The administrative cost of the US health care system is 31% of the total health care budget (reference [PDF]).When the NHS was introduced in 1948 it spent 2% of its budget on administration.
Both statements are true so clearly a state run health service is more efficient, no?
Just to stop us getting into the argument of whether it is or not let's just say that whether it is or not cannot be proven by the above.
Have a look at "excess burden of taxation" or "deadweight loss" on Wikipedia.
Then consider the following. That number for the US system includes all of the costs of raising the money to pay for the system. That number for the NHS does not include the costs of raising the money to pay for the system. Thus we must add the deadweight costs of taxation to our costs for the NHS in order to be comparing like with like.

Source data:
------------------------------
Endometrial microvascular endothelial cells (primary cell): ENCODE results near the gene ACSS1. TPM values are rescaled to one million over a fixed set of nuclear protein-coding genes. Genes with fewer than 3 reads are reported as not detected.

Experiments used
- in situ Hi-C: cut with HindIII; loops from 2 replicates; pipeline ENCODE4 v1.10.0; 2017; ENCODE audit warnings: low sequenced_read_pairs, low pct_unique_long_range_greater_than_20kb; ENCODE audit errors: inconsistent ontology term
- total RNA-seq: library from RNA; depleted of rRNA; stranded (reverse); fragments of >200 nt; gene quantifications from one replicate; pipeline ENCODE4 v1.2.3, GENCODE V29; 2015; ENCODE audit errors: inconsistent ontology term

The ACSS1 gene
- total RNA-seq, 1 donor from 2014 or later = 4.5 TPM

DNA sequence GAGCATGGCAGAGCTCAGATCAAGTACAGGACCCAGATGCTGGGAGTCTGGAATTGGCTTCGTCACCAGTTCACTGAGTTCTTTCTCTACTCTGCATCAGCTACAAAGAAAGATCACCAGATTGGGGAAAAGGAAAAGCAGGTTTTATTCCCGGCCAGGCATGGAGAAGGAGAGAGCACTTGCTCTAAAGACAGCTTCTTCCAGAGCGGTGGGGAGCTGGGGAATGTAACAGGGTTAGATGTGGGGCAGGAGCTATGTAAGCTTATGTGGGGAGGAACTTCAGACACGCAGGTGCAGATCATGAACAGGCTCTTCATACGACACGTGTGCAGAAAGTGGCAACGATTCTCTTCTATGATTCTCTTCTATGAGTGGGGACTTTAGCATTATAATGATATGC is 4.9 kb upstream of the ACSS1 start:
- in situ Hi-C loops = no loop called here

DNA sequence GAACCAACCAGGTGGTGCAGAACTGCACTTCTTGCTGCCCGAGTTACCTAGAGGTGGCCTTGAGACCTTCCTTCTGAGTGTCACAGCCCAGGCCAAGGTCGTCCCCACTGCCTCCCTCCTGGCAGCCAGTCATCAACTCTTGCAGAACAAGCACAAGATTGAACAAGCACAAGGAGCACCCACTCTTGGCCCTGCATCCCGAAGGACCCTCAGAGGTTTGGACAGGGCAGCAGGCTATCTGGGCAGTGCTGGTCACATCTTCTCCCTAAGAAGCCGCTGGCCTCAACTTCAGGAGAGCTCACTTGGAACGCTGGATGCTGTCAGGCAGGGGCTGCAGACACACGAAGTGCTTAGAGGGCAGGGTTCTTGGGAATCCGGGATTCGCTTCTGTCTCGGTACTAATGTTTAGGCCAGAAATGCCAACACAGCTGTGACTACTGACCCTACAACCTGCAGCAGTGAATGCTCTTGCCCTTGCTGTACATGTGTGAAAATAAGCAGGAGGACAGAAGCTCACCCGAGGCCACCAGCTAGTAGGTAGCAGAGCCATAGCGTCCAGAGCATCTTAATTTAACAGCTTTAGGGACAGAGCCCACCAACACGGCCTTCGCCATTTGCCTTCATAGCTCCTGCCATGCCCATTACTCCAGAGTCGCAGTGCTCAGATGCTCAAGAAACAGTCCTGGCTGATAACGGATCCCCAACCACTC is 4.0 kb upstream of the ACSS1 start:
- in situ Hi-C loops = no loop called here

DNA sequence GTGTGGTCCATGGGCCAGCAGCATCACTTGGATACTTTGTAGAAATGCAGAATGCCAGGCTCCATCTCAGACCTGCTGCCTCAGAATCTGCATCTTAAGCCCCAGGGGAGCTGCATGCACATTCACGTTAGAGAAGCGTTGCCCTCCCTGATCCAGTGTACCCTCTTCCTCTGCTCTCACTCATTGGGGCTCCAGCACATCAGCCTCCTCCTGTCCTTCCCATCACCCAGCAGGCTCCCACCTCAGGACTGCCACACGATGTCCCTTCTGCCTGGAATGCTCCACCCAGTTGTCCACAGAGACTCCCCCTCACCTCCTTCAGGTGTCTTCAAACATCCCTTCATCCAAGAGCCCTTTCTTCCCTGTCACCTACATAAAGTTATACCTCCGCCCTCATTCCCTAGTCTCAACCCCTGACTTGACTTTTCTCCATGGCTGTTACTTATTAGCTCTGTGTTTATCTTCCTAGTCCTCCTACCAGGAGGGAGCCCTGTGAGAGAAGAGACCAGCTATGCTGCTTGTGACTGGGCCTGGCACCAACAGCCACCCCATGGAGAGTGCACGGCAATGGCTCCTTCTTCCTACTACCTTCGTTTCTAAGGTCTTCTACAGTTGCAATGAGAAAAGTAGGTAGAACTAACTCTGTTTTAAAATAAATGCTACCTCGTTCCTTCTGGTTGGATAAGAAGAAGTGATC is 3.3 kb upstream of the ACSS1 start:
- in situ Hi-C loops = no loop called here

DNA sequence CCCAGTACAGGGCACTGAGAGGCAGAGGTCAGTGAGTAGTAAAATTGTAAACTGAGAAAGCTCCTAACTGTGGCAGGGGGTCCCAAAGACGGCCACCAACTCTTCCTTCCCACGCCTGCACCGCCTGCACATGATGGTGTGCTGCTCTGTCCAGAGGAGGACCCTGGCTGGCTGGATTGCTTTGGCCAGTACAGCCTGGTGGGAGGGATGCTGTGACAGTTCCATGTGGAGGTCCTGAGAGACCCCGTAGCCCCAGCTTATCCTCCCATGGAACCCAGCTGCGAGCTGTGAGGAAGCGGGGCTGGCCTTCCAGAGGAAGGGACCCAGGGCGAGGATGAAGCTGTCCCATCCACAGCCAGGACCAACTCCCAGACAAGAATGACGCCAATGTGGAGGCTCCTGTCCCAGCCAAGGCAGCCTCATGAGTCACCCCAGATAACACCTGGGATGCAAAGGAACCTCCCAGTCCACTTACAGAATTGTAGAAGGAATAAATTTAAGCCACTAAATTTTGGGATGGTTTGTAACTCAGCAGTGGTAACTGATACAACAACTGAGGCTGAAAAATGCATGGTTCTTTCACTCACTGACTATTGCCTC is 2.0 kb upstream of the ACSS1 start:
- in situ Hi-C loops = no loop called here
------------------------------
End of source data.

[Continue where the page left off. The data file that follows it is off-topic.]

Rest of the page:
A useful rule of thumb for such costs is 20% of the sum raised.
Makes something of a difference really, doesn't it?
It most certainly does: the cost of collecting and administering the taxes, plus the damage done to the economy by the effective confiscation of that money, actually makes a state run system look very much less attractive than maybe Dr Rant would like it to.
We'll chalk another one up to the economists then, shall we?